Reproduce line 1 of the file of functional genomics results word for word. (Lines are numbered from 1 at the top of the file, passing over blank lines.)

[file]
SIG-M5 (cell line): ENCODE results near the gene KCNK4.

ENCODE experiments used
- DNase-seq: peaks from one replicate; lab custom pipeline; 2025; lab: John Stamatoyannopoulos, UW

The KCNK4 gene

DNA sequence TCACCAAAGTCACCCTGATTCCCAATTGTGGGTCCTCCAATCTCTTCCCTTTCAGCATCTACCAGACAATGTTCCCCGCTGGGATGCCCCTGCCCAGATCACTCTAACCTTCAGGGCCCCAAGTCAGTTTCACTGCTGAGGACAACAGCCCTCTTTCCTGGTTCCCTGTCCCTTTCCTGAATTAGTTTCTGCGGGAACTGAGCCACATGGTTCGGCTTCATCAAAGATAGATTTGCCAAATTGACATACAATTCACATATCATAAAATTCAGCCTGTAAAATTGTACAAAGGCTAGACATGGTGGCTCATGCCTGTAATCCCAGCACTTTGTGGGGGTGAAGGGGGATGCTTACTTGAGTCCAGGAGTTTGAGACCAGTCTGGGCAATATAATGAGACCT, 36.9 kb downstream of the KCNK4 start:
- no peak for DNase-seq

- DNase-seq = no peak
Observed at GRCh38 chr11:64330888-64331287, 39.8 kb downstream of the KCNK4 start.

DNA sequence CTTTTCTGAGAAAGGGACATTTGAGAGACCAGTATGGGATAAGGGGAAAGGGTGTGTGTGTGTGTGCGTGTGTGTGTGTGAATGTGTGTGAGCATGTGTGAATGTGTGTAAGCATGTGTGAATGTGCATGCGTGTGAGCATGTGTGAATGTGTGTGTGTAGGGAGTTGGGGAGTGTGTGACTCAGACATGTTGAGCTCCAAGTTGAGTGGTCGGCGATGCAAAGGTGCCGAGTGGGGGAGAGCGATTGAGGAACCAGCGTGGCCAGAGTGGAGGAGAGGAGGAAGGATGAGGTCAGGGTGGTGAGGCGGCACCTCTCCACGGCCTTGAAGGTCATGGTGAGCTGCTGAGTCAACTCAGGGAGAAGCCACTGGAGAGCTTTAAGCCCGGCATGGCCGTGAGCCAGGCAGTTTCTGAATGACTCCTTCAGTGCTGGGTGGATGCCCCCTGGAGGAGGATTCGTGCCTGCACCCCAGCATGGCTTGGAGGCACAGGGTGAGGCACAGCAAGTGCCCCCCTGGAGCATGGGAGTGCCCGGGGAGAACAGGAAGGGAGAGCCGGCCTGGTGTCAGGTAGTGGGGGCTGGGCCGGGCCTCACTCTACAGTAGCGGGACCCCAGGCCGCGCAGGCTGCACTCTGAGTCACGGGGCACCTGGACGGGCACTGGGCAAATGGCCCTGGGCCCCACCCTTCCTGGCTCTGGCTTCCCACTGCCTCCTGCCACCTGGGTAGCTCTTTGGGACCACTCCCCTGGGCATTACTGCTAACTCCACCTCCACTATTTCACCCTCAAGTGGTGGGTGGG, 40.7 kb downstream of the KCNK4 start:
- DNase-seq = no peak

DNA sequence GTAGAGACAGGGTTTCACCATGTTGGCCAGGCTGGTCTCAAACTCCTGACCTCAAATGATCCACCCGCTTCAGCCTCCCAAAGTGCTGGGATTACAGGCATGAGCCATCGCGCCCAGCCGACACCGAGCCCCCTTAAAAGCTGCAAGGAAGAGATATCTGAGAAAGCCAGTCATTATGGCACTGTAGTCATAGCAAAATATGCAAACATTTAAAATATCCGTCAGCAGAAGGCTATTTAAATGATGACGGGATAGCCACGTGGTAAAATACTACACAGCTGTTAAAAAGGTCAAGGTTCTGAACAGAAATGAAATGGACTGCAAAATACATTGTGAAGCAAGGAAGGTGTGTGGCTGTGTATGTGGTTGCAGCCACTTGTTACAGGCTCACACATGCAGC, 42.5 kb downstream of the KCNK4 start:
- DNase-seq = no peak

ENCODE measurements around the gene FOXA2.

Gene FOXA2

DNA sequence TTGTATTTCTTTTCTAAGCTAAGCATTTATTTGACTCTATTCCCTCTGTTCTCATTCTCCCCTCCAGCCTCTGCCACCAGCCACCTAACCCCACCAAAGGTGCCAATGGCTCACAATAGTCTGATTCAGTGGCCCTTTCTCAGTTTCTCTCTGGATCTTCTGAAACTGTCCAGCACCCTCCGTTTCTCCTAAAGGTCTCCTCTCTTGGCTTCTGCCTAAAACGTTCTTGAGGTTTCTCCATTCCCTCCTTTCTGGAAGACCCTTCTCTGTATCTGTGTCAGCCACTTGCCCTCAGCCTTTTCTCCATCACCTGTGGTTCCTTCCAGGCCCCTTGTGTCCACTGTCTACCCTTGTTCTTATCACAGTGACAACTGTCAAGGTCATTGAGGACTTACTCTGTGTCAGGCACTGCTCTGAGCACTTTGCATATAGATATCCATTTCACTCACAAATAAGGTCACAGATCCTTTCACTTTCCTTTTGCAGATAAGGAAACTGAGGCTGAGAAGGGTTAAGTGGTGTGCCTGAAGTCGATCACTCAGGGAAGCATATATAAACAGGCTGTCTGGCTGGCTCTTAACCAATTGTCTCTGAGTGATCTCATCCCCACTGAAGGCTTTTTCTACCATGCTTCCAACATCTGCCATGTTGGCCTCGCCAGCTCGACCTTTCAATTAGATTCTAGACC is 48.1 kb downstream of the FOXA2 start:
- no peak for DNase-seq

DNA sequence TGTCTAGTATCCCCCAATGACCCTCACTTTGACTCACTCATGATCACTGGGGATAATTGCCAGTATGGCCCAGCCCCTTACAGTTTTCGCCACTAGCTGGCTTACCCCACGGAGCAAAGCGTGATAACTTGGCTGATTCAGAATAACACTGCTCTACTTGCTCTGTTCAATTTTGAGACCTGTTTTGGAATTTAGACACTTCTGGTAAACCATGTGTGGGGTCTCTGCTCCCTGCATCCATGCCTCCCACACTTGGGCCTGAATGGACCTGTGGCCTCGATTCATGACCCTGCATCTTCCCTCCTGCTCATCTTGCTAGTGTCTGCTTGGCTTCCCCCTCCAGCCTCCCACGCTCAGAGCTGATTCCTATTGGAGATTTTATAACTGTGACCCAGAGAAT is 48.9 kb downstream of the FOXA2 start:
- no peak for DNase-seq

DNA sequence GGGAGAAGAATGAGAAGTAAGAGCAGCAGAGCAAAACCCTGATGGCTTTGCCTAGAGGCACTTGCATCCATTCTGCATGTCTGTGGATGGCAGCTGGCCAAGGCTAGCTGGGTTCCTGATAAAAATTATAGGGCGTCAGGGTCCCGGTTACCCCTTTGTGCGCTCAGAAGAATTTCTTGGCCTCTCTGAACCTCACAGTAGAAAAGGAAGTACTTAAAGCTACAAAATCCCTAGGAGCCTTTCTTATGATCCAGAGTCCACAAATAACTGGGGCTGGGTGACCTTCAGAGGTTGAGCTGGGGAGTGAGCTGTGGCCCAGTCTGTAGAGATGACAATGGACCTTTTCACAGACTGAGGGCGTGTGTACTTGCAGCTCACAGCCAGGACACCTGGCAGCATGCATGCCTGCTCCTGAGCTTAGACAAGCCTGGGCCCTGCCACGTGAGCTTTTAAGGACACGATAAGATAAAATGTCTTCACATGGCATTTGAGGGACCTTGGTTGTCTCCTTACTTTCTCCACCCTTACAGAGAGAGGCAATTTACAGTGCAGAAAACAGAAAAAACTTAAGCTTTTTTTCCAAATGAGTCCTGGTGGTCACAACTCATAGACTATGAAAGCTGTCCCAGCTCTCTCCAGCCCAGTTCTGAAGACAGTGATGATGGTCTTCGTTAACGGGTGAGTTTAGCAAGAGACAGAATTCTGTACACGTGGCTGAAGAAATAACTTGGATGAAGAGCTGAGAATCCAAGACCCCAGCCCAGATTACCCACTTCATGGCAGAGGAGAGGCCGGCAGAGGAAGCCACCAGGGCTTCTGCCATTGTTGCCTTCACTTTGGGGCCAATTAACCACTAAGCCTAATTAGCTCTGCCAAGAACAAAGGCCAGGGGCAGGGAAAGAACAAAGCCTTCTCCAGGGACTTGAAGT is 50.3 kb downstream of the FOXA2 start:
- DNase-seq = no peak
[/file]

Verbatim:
SIG-M5 (cell line): ENCODE results near the gene KCNK4.